As developers of a fraud prevention tool, we have to know what we’re up against. It’s not enough to create a platform that reduces fraud by detecting patterns: we have to understand exactly how fraudsters operate.
This is why we went deep on the Dark Web to find answers. Since an increasing amount of clients in the travel industry are impacted by fraud, it’s the the vertical we decided to investigate. So what did we find exactly? The results of our search were astonishing. But first, a quick refresher:
What Exactly is The Dark Web?
The Dark Web also known as Darknet or Deep Web, is content that uses the Internet but needs to be accessed via specific software. The most common one is Tor browser, which lets people browse anonymously. It is what we used to access some addresses (that of course you can’t find by using search engines like Google). Note that the terms Darknet, Dark Web and Deep Web aren’t exactly interchangeable, but the differences are pretty technical. You can find more info about it here.
How Easy Was it to Access it and Start Buying?
Very easy. All you need is to download a specific browser (we used Tor) and know where to look. There are enough step by step guides available on the Clearnet (the Internet we use everyday) to get started.
One thing to note is that the Dark Web is fueled by cryptocurrencies. Being anonymous (or at least very hard to track to a physical address) bitcoins, litecoins and other cryptos are the preferred method of payment for fraudsters and cybercriminals.
What Exactly Could We Buy?
This is the scary part. Within minutes, we were able to access certain Dark Web forums where sellers offered their wares. One anonymous user in particular gave the following price list:
- Airline flights sold at 30% of their retail value
- Hotel bookings sold at 35% of their retail value
- Car rental at 30% of retail value
- Tours and activities at 30% of retail value
The forum users were impressed with this seller’s’ ability to deliver flights bought with stolen credit cards. With over 200 sales, they only had 5 star reviews, some of which included the comments: “Customer service was superb. Delivered promptly and flights went smooth. Nothing else to ask for in a vendor. Will be using them from here out.
Another seller also offered flights, hotel and car rental packages at 30% of the retail value. Except they added an extra income stream in the form of illegal drugs.
But the Dark Net is not just for buying products. You can also kickstart your own fraudster career by acquiring knowledge. For instance, you can purchase:
- A guide on how to book flights with stolen credit card information ($150)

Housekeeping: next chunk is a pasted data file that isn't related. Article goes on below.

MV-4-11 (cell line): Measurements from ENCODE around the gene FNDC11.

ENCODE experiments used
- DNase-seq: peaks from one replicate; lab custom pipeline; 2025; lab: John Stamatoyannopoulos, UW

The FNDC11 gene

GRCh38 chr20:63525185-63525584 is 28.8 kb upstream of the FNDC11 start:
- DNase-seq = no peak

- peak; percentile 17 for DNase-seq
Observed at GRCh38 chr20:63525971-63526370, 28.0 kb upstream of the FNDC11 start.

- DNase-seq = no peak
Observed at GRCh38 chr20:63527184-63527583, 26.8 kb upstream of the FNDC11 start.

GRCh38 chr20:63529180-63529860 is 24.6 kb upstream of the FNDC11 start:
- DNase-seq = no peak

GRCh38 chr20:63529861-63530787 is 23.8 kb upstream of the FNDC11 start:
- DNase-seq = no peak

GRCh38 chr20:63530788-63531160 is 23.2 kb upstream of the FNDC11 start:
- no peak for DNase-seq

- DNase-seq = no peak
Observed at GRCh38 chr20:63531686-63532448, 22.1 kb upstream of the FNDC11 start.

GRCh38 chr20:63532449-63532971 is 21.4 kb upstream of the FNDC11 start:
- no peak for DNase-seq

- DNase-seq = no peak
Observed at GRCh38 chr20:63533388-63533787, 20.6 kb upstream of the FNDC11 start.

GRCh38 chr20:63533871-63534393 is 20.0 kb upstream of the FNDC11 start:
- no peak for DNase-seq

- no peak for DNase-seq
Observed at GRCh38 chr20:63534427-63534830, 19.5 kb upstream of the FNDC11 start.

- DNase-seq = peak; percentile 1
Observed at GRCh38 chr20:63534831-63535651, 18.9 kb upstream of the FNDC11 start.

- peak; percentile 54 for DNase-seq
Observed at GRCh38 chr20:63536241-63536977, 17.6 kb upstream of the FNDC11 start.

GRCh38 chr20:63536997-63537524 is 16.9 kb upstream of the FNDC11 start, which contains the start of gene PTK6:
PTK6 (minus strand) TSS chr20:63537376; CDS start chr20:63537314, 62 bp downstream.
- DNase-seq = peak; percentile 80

- Hotel carding beginners guide ($150)
- 15 chapters ebook on how to use stolen credit cards, including a chapter dedicated to flight tickets
Finally, it’s worth noting that wannabe cybercriminals don’t even need to go as far as joining the Dark Net to find their information. Some Clearnet sites also sell stolen account credentials for online websites, including:
- Login details for major airline operators, hotel booking websites and travel agencies, starting at $0,2 – $1,55 per account.
These vendors show you when the credentials were stolen, and the low price lets you know some of them might not work. In fact, there is a whole second hand market of fraudsters selling accounts that do not work as a scam. However, the chances that your customers are at risk from an account takeover attack (ATO) are still multiplied if their credentials happen to be part of the stolen lot.
So What can Fraud Managers Do?
Sadly, the Dark Web is not going away. Even if all fraud managers in the world united, you can’t take it down. Similarly, hackers, fraudsters and cybercriminals will always find a way to sell their tutorials and services. Being on the attack only seems to help them create new channels and avenues.
But in terms of defense, companies benefit from large resources that can really make a dent in their earnings. For instance, machine-learning has shown time and time again that advanced technology can detect patterns that fraudsters aren’t aware of. In short, you can’t make them go away, but you can surely make their life harder.
We focused on the travel industry, but could have easily written an article about other verticals. The point is that fraudsters are everywhere, and they are multiplying. Freedom and low cost of information means those who want to launch their cybercriminal careers have plenty of resources at their disposal.
What fraud managers have, however, is the ability to extract patterns through data analysis. Using artificial intelligence, clever trend identification and tools like machine learning, they can truly make a difference. Yes, it means staying on top of what’s happening in the criminal underbelly, but it’s worth it to reduce fraud damages to your company (and maybe book your own holiday with complete peace of mind).